Finally, we can look at the number of days that rained and had rainfall over two standard deviations (using the standard deviation for that year), treating this as significant or extreme rainfall events. The trend of this is completely flat:

To summarize the analysis of rainfall events at DCA, BWI, and IAD:

  • The number of days with rain is increasing, 5 or 6 more days per year, over the last half century or more, at all three airports.
  • The average annual measured rainfall is either decreasing (DCA) or increasing (BWI, IAD), depending on which station you look at.
  • The average amount of rain on days when it does rain is either decreasing (DCA), increasing (BWI) or exactly the same (IAD).
  • The number of days with significantly high rainfall, exceeding two standard deviations, is either very slightly increasing (BWI) or unchanged (DCA, IAD), depending on which airport you look at.
  • Variation In Precipitation At Baltimore Washington International Airport (BWI) 1937-2018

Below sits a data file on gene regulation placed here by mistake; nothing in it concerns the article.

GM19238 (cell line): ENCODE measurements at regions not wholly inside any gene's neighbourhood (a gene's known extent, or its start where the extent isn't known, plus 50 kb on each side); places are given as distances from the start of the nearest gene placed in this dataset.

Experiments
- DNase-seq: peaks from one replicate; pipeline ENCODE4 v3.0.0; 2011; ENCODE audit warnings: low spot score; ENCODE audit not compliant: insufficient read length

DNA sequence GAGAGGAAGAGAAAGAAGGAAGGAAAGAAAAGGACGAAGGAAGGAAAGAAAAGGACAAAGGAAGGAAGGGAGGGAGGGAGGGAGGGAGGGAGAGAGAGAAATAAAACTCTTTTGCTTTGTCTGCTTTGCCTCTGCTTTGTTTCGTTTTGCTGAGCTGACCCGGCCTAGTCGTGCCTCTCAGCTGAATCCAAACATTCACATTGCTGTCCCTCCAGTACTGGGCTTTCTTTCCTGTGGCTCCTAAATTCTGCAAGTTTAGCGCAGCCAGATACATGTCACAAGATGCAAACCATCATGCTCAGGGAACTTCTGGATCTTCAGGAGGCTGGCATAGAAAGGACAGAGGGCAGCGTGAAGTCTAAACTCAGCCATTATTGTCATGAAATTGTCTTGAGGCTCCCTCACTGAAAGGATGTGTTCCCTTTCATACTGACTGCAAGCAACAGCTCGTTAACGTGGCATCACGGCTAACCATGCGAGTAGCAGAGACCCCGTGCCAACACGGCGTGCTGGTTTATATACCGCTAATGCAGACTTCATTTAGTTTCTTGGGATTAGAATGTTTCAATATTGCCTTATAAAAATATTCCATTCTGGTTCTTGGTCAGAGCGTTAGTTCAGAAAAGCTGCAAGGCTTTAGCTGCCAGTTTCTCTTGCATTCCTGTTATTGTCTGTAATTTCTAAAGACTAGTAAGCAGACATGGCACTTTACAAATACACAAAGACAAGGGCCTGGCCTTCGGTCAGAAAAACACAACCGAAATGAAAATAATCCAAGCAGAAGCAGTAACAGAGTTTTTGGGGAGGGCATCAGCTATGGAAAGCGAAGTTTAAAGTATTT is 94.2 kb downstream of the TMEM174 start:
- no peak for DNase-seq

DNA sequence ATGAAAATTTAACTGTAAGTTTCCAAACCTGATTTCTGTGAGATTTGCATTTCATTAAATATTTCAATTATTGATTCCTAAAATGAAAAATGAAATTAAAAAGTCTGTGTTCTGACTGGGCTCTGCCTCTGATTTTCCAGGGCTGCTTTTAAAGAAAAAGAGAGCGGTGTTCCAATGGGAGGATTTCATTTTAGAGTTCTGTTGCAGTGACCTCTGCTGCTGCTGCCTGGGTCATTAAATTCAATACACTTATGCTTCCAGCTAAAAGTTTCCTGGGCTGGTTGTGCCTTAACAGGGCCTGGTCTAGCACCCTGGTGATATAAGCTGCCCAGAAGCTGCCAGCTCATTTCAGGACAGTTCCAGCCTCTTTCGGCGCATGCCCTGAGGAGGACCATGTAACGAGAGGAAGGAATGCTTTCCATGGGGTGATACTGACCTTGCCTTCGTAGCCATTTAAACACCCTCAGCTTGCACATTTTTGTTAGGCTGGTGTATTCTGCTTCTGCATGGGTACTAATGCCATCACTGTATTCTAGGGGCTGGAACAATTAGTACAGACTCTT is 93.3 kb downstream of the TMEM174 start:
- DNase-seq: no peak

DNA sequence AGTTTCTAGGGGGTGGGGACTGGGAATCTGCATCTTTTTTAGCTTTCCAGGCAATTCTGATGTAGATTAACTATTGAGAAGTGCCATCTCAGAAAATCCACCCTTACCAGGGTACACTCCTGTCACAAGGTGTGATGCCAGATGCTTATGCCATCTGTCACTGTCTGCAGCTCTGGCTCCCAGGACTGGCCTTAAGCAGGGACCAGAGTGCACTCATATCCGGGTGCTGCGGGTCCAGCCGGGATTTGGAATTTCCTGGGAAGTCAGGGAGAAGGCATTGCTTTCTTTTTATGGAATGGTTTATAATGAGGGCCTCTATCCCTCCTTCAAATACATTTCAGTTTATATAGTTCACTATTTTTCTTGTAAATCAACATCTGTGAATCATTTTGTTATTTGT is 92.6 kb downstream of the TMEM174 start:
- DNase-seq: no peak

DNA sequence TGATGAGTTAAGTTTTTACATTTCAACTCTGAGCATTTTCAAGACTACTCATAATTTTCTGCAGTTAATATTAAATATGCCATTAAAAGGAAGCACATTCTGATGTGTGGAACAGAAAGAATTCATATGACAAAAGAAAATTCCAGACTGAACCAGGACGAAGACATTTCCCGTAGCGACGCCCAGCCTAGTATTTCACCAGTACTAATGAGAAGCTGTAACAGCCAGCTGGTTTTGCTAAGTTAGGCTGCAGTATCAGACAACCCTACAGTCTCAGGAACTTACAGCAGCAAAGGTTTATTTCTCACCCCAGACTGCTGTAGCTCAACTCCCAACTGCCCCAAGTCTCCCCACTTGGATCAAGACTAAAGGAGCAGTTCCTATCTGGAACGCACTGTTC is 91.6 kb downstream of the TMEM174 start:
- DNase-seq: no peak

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    Previously I wrote about the Variation In Precipitation At Washington Reagan National Airport (DCA) 1945-2018 to see if there was a significant change over the years due to Climate Change, and now it’s time to look at BWI Airport.

    The BWI dataset starts earlier than tat for DCA, and runs from July 1, 1937 to July 18, 2018. As with the DCA data, there appear to be a few days with missing data, as for some years there is only data for 364 days. The actual number of days per year of data was taken into account when computing means. Also, some data is not plotted for 1945 or 2018, namely the number of days with/without rain for those years, as a full year of data is not available.

    Each of the graphs can be clicked to be viewed full size.

    The first graph is the average daily precipitation. This is total amount of rain per year divided by the number of days. It shows an increase from roughly 0.108 to 0.121 inches per day from 1939 to 2018. That’s an increase of about 12%.

    Next is a graph of the number of days per year with precipitation, followed by its inverse, the number of days without. The number of days with precipitation has increased from about 113 to 118, or 5 more days. This is the same increase we saw at DCA, although it seems rain about 3 fewer days per year at DCA vs BWI (You picked the right airport to leave near, Walter):

    That leads to the next graph, the average rainfall on days when it actually rained. This shows an increase from about 0.35 inches to 0.37 inches. (The trend at DCA was actually negative, from 0.37 to 0.35 inches in fact. Exactly opposite. Hmm…):